Cyprus Pottery through the years
The plethora of exhibits in the many Museums across Cyprus, reflect the passion for ancient ceramic vessels. While the tradition of ceramic pottery dates back to the Neolithic period, it is still a very present constant that remains part of the local way of life for many. Let’s dive into some of the histories of pottery making, and where you can experience this traditional art form for yourself during your next visit to Cyprus.
Pottery was an essential part of life for the Cypriots. The craft of making the koumna – a type of small earthenware pithoid vessel- was an important tool for storing and cooking food. It used to be laid down in a sloping position and covered with clay (making it like a small oven), to cook traditional foods like kleftiko or ttavas. Today dirt has been taken to another level, as pottery has evolved into an appreciated, fine art form, which can be admired in galleries. Modern Cypriot potters give masterpieces both in terms of technique and quality. Artists infuse the clay with shape, form, and colour. Making it more than just a tool, but rather a form of expression and symbolism.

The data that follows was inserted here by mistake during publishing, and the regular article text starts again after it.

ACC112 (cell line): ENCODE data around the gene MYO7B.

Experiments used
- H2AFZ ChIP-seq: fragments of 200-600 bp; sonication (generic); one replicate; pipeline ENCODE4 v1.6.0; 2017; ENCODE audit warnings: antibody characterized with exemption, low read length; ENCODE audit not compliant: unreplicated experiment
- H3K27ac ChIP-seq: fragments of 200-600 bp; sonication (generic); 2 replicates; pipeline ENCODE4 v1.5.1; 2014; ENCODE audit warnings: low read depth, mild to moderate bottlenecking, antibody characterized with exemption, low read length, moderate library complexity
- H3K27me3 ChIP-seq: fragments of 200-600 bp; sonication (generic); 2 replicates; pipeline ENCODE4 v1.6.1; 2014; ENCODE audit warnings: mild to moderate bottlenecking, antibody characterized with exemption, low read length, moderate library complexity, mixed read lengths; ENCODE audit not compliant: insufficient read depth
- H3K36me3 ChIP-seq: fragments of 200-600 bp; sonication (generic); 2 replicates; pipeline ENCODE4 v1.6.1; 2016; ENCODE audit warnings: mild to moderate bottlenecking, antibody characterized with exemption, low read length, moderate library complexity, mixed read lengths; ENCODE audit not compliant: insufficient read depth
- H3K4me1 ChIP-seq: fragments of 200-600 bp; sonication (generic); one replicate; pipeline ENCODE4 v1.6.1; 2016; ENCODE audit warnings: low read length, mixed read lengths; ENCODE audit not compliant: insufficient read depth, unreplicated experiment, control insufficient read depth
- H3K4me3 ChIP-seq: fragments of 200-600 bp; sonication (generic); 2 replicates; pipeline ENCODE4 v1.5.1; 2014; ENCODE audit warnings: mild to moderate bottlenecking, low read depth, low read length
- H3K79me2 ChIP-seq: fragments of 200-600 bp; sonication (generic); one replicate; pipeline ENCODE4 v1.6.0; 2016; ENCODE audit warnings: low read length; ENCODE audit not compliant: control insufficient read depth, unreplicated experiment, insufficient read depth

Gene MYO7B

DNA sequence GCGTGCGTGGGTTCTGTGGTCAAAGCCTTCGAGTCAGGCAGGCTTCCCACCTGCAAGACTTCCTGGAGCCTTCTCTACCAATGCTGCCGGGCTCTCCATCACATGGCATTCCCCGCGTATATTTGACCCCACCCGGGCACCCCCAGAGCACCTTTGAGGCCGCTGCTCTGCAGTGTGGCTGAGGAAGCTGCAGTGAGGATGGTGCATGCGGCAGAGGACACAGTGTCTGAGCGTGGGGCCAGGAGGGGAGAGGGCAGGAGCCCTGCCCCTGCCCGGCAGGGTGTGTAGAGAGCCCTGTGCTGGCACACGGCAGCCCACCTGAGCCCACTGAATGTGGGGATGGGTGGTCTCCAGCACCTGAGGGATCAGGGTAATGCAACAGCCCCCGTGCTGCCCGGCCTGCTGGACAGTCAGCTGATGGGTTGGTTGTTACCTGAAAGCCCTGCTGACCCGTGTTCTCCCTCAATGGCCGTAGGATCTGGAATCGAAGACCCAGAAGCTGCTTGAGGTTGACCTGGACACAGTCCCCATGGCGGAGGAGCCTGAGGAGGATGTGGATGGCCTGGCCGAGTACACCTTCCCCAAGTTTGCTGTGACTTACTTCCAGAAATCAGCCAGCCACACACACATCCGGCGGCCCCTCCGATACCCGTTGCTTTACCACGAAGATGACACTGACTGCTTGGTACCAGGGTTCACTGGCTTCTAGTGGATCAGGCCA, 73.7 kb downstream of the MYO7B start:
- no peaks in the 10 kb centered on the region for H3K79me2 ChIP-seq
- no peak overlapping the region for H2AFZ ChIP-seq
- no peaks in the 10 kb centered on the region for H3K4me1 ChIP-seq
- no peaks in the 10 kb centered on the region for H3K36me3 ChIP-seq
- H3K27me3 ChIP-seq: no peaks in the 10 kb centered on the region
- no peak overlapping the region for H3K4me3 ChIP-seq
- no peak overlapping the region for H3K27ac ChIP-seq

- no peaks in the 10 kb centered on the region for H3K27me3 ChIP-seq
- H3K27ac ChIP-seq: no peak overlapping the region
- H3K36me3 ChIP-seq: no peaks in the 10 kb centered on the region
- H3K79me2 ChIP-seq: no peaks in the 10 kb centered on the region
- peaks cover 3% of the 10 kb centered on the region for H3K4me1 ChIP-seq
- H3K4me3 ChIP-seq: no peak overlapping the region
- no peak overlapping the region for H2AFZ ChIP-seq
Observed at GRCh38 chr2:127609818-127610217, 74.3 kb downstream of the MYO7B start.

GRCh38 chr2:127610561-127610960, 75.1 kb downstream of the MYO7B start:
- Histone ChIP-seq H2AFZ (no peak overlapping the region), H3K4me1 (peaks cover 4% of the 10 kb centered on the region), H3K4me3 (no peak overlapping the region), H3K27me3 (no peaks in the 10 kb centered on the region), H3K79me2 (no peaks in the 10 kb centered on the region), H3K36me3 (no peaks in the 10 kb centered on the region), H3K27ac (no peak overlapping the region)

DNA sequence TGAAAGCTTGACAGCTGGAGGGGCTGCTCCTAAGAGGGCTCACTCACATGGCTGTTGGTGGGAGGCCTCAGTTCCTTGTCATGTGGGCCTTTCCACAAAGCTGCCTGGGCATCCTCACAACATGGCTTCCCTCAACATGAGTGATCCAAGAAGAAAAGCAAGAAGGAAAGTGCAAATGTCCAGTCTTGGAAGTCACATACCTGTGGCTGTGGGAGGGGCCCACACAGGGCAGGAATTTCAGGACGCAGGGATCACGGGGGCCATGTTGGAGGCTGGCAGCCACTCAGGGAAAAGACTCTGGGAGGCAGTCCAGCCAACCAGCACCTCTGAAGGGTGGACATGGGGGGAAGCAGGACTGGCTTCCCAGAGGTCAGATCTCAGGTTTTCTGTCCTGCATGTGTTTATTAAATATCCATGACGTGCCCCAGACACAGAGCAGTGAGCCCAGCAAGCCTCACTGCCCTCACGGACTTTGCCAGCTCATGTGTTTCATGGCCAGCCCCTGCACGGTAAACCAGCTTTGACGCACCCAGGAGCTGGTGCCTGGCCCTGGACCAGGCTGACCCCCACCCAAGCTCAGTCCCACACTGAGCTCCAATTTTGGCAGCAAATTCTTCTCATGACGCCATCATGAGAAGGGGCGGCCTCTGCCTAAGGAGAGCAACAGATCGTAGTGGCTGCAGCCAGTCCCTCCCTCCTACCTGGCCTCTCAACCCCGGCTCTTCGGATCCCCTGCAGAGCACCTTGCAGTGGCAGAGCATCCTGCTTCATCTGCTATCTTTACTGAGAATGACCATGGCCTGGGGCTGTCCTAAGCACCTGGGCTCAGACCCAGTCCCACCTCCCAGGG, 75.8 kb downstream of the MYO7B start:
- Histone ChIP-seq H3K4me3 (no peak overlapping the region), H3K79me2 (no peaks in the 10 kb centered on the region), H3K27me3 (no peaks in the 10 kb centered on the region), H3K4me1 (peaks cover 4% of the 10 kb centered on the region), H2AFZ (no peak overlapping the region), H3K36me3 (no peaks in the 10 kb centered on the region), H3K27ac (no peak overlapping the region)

Renowned for its red clay pottery tradition, the quaint village of Kornos is an ideal place to experience pottery-making first-hand. Get your hands dirty, put the clay on the wheel and make your ware. Like a simple clay bowl, or mug for yoghurt to take home. The professionals there create functional objects like kouza (medium-shaped pot with neck, used to serve water), pithaouri (for cooking meat), koumnari or koumna (small or big jug used to store halloumi cheese or meat), or even the pithari (big size jug used to store water or wine). A fantastic way to spend your day, getting guidance for pro craftsmen with a real passion for pottery.
Spend your stay in one of Louis Hotels across the island while you set for your pottery adventure and many others.